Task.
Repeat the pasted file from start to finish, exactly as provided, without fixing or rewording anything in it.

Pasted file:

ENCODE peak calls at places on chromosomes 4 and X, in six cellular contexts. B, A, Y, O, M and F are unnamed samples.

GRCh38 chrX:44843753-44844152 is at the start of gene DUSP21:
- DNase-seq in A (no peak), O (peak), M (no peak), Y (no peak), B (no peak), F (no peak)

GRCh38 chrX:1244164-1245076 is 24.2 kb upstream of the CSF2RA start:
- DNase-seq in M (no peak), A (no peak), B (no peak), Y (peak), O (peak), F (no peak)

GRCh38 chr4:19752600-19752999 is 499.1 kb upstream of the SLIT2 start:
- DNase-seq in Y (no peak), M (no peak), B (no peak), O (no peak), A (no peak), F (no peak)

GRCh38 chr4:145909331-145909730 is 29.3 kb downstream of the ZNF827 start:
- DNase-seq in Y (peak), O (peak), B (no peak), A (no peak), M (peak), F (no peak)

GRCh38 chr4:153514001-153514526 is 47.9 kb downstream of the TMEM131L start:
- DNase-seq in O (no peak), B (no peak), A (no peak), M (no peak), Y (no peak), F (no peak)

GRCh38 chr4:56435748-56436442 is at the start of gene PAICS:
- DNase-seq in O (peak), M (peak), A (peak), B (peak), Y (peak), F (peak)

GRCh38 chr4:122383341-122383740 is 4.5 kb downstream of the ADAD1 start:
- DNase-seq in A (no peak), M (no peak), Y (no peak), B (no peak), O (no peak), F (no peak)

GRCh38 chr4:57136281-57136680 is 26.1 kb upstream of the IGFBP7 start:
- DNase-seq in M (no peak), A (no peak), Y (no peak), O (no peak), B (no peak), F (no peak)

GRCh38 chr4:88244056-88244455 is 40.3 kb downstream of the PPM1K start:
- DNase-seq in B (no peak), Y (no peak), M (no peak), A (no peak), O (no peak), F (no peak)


ENCODE peak calls at places on chromosomes 4 and X, in six cellular contexts. B, A, Y, O, M and F are unnamed samples.

GRCh38 chrX:44843753-44844152 is at the start of gene DUSP21:
- DNase-seq in A (no peak), O (peak), M (no peak), Y (no peak), B (no peak), F (no peak)

GRCh38 chrX:1244164-1245076 is 24.2 kb upstream of the CSF2RA start:
- DNase-seq in M (no peak), A (no peak), B (no peak), Y (peak), O (peak), F (no peak)

GRCh38 chr4:19752600-19752999 is 499.1 kb upstream of the SLIT2 start:
- DNase-seq in Y (no peak), M (no peak), B (no peak), O (no peak), A (no peak), F (no peak)

GRCh38 chr4:145909331-145909730 is 29.3 kb downstream of the ZNF827 start:
- DNase-seq in Y (peak), O (peak), B (no peak), A (no peak), M (peak), F (no peak)

GRCh38 chr4:153514001-153514526 is 47.9 kb downstream of the TMEM131L start:
- DNase-seq in O (no peak), B (no peak), A (no peak), M (no peak), Y (no peak), F (no peak)

GRCh38 chr4:56435748-56436442 is at the start of gene PAICS:
- DNase-seq in O (peak), M (peak), A (peak), B (peak), Y (peak), F (peak)

GRCh38 chr4:122383341-122383740 is 4.5 kb downstream of the ADAD1 start:
- DNase-seq in A (no peak), M (no peak), Y (no peak), B (no peak), O (no peak), F (no peak)

GRCh38 chr4:57136281-57136680 is 26.1 kb upstream of the IGFBP7 start:
- DNase-seq in M (no peak), A (no peak), Y (no peak), O (no peak), B (no peak), F (no peak)

GRCh38 chr4:88244056-88244455 is 40.3 kb downstream of the PPM1K start:
- DNase-seq in B (no peak), Y (no peak), M (no peak), A (no peak), O (no peak), F (no peak)